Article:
As ordinary of the Monterey-Los Angeles Diocese and later of the Archdiocese of Los Angeles, Cantwell, according to Weber, “was able to satisfy the consequent exigencies of those hectic decades while, at times, bringing his diocese into the mainstream of American Catholicism . . .” His achievements in the internal development of the diocese included calling a diocesan synod (some ten years after taking possession of the bishopric), turning over the restoration
of missions to the Landmarks Club (which had started this work when Cantwell was a priest in San Francisco), having four fulltime and four part-time priests working among the southern California Indians, renovating St. Vibiana’s Cathedral and raising money to build a new one in the wealthy section of town, postponing taking over the Doheney property on Chester Place, reorganizing the Catholic Charities under Irish-surnamed and Irish-born priests, encouraging Catholic lay organization (including the Ancient Order of Hibernians and Friends of Irish Freedom), and participating in the 1931 Fiesta de Los Angeles and the 1940 Centennial Anniversary of the establishment of the Diocese of Both Californias.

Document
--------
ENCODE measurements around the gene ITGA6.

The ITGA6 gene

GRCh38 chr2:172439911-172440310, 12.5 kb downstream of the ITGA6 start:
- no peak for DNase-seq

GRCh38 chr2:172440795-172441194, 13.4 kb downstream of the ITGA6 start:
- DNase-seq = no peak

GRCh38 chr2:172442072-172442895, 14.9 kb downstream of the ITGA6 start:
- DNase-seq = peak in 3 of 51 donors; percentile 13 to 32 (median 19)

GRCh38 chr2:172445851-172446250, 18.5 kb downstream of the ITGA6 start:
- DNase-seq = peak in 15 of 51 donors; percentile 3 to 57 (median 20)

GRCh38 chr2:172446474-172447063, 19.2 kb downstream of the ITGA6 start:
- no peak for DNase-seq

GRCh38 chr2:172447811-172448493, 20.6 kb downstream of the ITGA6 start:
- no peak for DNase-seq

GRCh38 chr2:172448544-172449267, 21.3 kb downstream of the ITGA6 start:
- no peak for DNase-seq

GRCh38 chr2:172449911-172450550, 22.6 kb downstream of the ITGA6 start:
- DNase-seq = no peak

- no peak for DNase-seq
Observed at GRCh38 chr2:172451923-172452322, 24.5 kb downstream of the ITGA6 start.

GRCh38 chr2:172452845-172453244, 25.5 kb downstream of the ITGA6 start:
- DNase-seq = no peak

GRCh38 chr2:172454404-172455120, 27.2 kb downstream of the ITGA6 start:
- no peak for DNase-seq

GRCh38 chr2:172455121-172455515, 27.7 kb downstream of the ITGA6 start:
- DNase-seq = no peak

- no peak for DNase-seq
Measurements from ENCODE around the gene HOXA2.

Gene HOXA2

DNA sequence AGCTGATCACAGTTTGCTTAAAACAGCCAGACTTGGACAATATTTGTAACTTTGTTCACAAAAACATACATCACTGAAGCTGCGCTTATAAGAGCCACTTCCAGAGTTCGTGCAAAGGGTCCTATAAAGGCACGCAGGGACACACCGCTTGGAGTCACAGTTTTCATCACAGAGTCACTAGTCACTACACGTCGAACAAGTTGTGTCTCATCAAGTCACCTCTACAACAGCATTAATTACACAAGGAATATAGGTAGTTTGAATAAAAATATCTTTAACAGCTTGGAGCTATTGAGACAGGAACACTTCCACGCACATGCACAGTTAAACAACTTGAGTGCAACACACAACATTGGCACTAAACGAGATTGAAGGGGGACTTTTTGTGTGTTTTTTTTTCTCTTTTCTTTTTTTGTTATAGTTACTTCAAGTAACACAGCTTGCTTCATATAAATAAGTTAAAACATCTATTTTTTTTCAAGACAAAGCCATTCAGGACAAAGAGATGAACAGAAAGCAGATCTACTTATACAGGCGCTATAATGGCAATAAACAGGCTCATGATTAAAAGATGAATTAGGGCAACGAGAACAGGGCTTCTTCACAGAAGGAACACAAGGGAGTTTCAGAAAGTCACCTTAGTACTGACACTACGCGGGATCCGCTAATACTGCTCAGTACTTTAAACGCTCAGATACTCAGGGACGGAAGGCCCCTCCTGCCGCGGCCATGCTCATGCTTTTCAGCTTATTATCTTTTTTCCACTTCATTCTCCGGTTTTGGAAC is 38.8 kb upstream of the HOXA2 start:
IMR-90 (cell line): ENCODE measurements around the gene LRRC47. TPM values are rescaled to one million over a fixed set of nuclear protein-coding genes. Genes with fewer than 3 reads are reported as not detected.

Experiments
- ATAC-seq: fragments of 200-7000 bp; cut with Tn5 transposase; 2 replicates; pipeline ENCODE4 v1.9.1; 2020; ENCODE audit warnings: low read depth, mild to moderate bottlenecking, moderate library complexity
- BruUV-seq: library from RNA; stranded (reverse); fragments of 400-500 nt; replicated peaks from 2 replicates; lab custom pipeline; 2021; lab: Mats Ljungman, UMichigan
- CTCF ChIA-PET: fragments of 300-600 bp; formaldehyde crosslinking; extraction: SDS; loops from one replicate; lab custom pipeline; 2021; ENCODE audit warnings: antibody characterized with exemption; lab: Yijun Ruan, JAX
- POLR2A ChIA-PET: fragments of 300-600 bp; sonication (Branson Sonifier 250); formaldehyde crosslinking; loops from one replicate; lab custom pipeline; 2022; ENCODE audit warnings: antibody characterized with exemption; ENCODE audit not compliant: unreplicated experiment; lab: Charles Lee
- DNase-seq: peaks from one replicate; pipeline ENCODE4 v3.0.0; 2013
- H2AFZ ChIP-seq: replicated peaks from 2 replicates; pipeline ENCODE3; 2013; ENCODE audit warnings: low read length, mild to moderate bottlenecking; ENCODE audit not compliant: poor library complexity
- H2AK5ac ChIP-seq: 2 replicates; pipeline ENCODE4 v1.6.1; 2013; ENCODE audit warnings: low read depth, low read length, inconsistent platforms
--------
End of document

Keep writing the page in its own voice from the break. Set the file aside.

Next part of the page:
Cantwell’s other achievements, enumerated in the study, include recommending Irish-surnamed and Irish-born priests as his auxiliary bishops; purchasing The Tidings and appointing Irish-named priests as editors; supporting the work of the Legion of Decency; and being responsible for the erection of parishes, schools, seminaries and colleges for his rapidly growing flock. Especially emphasized is the prelate’s alleged role as one of the outstanding leaders working in behalf of the Mexican immigrants to California. Frankly, Father Weber’s statement that “In addition to providing for the spiritual needs of the thousands of [Mexican] immigrants flocking to Southern California, the Irish-born prelate was a vigorous supporter of measures aimed at reforming the social and economic conditions among the exiles,” is an overstatement that does not appear to be supported even from his church-drawn documents. Furthermore, the growth of Protestantism among the Spanish-speaking in Southern California, and also in Texas, concretely poses a picture of spiritual and social neglect not only by Cantwell but also by other Southwestern members of the hierarchy.
Despite the fact that Archbishop Cantwell has been overrated and overly praised in this pioneering volume, credit must be given to author Weber for shedding light upon an unexplored fact of California’s history.